By New Times
By Robrt L. Pela
By Lauren Saria and Heather Hoch
By Deborah Sussman
By Robrt L. Pela and Amy Silverman
By Kathleen Vanesian
By Eric Schaefer
By Heather Hoch
If you're not interested in being a regular, so to speak, you can call in and order when you feel a craving for veggies come upon you, though regular customers get first dibs on popular items. If you're not into the element of surprise, or feel the need for some modicum of control over what's being delivered, you can log on to www.boxedgreens.com and, for a minimum charge of $30, choose from a list of offerings with prices updated daily. On the Web site, you'll also find a selection of organic grains, pastas and granola available for delivery along with produce.
I bagged a $40 Essential for testing purposes and was duly impressed by the quality of the selections, all of which were hand-wrapped: stiff, ruffled spears of locally grown arugula, with just the right balance of peppery nuttiness; chef-grade spring yellow onions that looked like green onions on testosterone; a large garnet yam; two kiwi fruits; a bunch of baby Blue Peruvian potatoes (great roasted with garlic and olive oil or barbecued) and a bag of fresh-as-it-gets mesclun.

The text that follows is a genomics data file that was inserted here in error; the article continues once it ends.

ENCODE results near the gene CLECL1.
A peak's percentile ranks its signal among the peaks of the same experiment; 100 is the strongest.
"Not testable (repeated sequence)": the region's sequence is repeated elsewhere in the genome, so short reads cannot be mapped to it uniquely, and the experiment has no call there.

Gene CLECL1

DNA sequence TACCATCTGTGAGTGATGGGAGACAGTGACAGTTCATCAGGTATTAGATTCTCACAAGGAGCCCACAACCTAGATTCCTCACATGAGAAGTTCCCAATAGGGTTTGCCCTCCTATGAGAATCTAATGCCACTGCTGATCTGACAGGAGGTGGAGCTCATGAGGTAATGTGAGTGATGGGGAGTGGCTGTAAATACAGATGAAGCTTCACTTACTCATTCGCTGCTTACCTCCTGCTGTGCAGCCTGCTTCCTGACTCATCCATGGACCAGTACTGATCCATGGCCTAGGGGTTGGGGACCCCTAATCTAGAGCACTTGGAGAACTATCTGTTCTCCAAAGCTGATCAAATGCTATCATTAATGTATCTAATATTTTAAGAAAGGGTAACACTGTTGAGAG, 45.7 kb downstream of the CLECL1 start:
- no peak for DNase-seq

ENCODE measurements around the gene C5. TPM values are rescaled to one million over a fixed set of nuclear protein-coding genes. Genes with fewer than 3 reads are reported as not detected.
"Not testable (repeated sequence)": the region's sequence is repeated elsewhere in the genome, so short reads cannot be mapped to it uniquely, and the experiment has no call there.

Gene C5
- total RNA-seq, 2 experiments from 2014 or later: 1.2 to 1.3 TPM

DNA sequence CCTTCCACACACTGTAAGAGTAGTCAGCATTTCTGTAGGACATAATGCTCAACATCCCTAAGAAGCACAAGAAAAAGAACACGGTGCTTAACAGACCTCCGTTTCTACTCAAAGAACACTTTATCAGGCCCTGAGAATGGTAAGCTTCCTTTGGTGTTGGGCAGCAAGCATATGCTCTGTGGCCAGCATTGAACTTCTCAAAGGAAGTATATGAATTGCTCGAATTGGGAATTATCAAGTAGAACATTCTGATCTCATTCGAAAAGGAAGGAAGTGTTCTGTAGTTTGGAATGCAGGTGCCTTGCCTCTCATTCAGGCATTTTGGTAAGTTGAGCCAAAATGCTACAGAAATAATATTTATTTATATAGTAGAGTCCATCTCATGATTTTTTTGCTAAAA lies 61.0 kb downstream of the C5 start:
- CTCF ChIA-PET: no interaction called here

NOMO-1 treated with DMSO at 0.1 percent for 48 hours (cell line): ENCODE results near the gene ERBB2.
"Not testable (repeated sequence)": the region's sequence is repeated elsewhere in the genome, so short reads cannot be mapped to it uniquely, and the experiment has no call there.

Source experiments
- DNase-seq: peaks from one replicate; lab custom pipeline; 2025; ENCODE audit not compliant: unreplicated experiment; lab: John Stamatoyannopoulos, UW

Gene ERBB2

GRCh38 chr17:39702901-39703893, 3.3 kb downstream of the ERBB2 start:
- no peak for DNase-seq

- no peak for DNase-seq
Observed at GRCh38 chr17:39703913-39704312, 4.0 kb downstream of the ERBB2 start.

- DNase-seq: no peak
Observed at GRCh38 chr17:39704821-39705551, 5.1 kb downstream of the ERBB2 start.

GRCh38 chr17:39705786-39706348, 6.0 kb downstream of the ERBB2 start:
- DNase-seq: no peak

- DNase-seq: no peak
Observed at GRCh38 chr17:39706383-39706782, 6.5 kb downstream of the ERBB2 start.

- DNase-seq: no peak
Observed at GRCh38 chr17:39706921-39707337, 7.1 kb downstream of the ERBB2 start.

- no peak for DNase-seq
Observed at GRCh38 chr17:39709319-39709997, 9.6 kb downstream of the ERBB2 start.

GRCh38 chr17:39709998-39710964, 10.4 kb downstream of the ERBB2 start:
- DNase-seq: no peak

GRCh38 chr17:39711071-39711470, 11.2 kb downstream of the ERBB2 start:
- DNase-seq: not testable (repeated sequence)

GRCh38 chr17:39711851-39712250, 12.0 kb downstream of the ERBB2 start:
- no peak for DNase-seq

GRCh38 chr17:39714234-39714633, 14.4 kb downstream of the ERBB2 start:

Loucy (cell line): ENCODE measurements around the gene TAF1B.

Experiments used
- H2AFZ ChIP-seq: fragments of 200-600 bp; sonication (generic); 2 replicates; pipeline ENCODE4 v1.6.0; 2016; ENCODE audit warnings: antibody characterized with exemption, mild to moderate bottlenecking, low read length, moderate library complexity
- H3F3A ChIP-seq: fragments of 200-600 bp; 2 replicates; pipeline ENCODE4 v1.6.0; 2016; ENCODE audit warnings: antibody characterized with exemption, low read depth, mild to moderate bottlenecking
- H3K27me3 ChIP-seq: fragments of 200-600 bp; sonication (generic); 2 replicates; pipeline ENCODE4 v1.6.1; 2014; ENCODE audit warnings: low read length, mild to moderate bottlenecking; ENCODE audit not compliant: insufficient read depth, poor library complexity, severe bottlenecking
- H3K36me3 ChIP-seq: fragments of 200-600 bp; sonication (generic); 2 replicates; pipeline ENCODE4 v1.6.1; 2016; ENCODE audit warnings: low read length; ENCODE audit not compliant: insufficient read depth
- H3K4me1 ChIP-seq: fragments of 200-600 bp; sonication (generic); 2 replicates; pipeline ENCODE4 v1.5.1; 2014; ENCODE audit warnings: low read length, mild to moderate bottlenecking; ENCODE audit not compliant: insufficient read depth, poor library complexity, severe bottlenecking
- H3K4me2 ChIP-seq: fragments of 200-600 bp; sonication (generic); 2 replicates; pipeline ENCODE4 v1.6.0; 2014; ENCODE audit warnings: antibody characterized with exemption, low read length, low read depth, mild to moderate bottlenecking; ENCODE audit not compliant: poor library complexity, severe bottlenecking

Two big artichokes were accompanied by an Asian pear; a leafy bunch of Red Core Chantanay carrots (a very sweet heirloom variety grown locally); a humongous yellow bell pepper; beautiful Blue Lake green beans; fragrant red D'Anjou pears; a Braeburn and a Granny Smith apple, both crisp, juicy and tasty; sprigs of fresh oregano; and a fat bulb of new crop purple garlic. (Trust me: There's a very real difference in taste between new crop and the six-month-old stuff you get in the store.)
I ate all of The Essential's little red grape tomatoes, related to the Sweet l00's family, before I even got home. And I do solemnly swear I have not tasted tomatoes this good since a kid pitched a cherry tomato over my backyard fence in Southern California and into the middle of my garden; there, untended, it thrived and produced fruit of such sweetness and flavor that its potent memory lingers still. No wonder a Valley real estate agent ordered 15 boxes of The Essential in just two weeks for all her new homebuyers.
And what happens to your delivery when the blast-furnace heat of the Phoenix summer arrives? No problem. It gets dropped at your doorstep by either Wygocki ("I'm the box boy, driver, spiritual leader and cosmic adviser") or a less spiritual overnight FedEx delivery truck, which delivers your order in an insulated Styrofoam container with ice packs keeping everything crisp and cold.
"We'd like to initiate a recycling program for all our boxes, too," Verdugo says of yet another Boxed Greens goal in keeping with being good to the environment.
Contact Kathleen Vanesian at her online address: email@example.com